Cong. John Fleming of Louisiana bemoaned President Obama's budget proposals yesterday, noting that after he had paid his taxes and fed his family, he had only about $400,000 left over. Times are tough.
The Republicans may be wrong when they repeat their mantra about “job killing tax cuts” seeing as jobs increased after Bill Clinton raised taxes and have not done so in the ten years since George W. Bush lowered them. Other economic factors have more to do with job growth than the tax rate. I believe there is something dangerous, not just wrong, in the affinity some Republicans have for the Austrian school of economics with its anti-Christian understanding of the human person.
But, the efforts of some GOP governors and state legislatures to restrict the franchise is not only wrong and not only dangerous, it is profoundly un-American. Regular readers will know that this is not an adjective I use lightly.
I have just received a copy of a letter (text below) sent by Archbishop Timothy Dolan, President of the USCCB, to all of the bishops in the U.S. that calls their attention to the newly released census data on poverty. Archbishop Dolan writes that the numbers are so shocking that the Administrative Committee wanted to do more than simply issue a statement, and decided that a direct, and specific call from Dolan to his brother bishops might better galvanize bishops, priests and laity to demand that our political and economic leaders address these issues of poverty.
It is heartening to see the USCCB recognize that the Church's stance on poverty is every bit as critical as its stance on other issues. And, it is very encouraging to see Archbishop Dolan writing with such passion about this issue.
Here is the full text of the letter:
September 15, 2011
Dear Brother Bishops,
Over at USAToday, Cathy Grossman looks at the President's ramping up of his "God Talk."
President Obama will officially lay out his plan to reduce the federal deficit today. He is including a call for higher taxes on those most able to pay them, including a special super-tax on millionaires. The GOP response was not long in coming. “Class warfare may make for really good politics,” said Congressman Paul Ryan (R-Wisconsin) yesterday. “But it makes for rotten economics. It adds further instability to our system, more uncertainty, and it punishes job creation.”
Yesterday, at the symposium on “Intellectual Tasks of the New Evangelization” sponsored by the USCCB, the day entailed three major talks, followed by questions and an evening discussion among all three speakers and the group of young theologians the USCCB invited to attend the symposium. Unfortunately, the organizers only allowed time for a few questions at the end of each talk, and the evening discussion was not open to the press. Nor were we invited to ask questions at the conclusion of the talks and, as you can imagine, I had several.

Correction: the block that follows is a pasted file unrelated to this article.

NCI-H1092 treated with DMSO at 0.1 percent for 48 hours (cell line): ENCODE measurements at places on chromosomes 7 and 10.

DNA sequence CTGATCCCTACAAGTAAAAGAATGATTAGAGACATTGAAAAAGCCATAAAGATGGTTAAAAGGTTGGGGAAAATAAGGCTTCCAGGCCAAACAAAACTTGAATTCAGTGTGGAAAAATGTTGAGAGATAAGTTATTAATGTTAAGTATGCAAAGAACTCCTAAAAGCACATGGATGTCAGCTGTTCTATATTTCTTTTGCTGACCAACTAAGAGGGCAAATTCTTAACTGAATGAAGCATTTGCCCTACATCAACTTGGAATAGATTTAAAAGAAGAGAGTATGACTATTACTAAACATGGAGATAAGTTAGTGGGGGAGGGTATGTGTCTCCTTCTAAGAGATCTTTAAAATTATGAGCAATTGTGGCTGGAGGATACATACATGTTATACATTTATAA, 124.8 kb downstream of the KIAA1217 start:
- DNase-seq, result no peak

The wireless connection here at the conference room in the hotel where the New Evangelization symposium is being held is very weak. (Actually, it is intermittant, and keeps falling away.) And, there was not time at the break to run to a Starbucks, type up a report, and post it.
The symposium finishes at 4 p.m. I will post on this morning's presentations early evening and will post on the afternoon's session Saturday morning.
Speaker John Boehner gave his response, such as it is, to President Barack Obama’s call for a jobs bill.
Boehner’s response consisted mostly of the repetition of GOP mythologies about “job killing tax cuts.” Yes, even though we are now in the eleventh year of the Bush tax cuts, and we are still experiencing high unemployment, the myth endures. Even though large corporations are sitting atop record amounts of cash, and still not hiring, somehow, a tax increase would make them unable to hire new workers.
But, what was most galling about the Speaker’s comments was his dismissal of what he characterized as President Obama’s “all or nothing” approach to the autumn legislative agenda. Boehner went on to say that he could never, under any circumstances, support tax cuts. So, who has the problem with “all or nothing” approaches to the negotiations? Boehner is willing to consider tax cuts. He is willing to slash spending. He is willing to cripple entitlements. His “all” is permitted.
The USCCB's Committee on Doctrine kicked off its symposium for young theologians last night. In his introductory remarks, Father Weinandy said that the idea for the effort to reach out to the young theologians came from Cardinal Donald Wuerl, and that former Dean of the School of Religious Studies at Catholic University came up with the idea of focusing on the New Evangelization. This answered two questions I had about the event. First, this symposium idea began as part of an effort to build a relationship with young theologians, not simply as a means of advancing the New Evangelization. Second, the the impetus came from Cardinal Wuerl. Kudos to Wuerl for taking the initiative and reaching out to these young theologians. One wishes that thirty years ago, bishops had taken such initiatives, the evident divide between the hierarchy and some older theologians might not exist.
In today's Tablet, Robert Mickens looks at Pope Benedict's preference for Roman trained officials. The numbers are quite startling.